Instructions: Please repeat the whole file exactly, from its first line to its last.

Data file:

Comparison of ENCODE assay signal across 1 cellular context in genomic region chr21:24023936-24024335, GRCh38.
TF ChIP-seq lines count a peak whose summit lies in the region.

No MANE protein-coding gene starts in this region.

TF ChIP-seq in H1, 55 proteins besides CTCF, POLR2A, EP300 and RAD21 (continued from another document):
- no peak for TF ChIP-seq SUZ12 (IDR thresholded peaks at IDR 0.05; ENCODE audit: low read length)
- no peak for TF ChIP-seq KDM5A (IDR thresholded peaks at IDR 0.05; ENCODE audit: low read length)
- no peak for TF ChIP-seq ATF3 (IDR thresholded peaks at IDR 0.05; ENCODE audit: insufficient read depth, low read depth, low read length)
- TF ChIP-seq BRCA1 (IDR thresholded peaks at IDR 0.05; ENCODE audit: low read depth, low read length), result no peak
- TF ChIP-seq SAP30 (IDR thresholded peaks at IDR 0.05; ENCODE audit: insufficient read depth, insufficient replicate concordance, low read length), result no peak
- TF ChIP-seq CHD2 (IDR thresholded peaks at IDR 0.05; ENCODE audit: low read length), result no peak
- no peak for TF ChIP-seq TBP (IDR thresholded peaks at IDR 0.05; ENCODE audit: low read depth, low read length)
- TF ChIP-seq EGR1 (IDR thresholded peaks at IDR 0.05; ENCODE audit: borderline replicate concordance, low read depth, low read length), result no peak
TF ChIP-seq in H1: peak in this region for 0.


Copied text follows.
Comparison of ENCODE assay signal across 1 cellular context in genomic region chr21:24023936-24024335, GRCh38.
TF ChIP-seq lines count a peak whose summit lies in the region.

No MANE protein-coding gene starts in this region.

TF ChIP-seq in H1, 55 proteins besides CTCF, POLR2A, EP300 and RAD21 (continued from another document):
- no peak for TF ChIP-seq SUZ12 (IDR thresholded peaks at IDR 0.05; ENCODE audit: low read length)
- no peak for TF ChIP-seq KDM5A (IDR thresholded peaks at IDR 0.05; ENCODE audit: low read length)
- no peak for TF ChIP-seq ATF3 (IDR thresholded peaks at IDR 0.05; ENCODE audit: insufficient read depth, low read depth, low read length)
- TF ChIP-seq BRCA1 (IDR thresholded peaks at IDR 0.05; ENCODE audit: low read depth, low read length), result no peak
- TF ChIP-seq SAP30 (IDR thresholded peaks at IDR 0.05; ENCODE audit: insufficient read depth, insufficient replicate concordance, low read length), result no peak
- TF ChIP-seq CHD2 (IDR thresholded peaks at IDR 0.05; ENCODE audit: low read length), result no peak
- no peak for TF ChIP-seq TBP (IDR thresholded peaks at IDR 0.05; ENCODE audit: low read depth, low read length)
- TF ChIP-seq EGR1 (IDR thresholded peaks at IDR 0.05; ENCODE audit: borderline replicate concordance, low read depth, low read length), result no peak
TF ChIP-seq in H1: peak in this region for 0.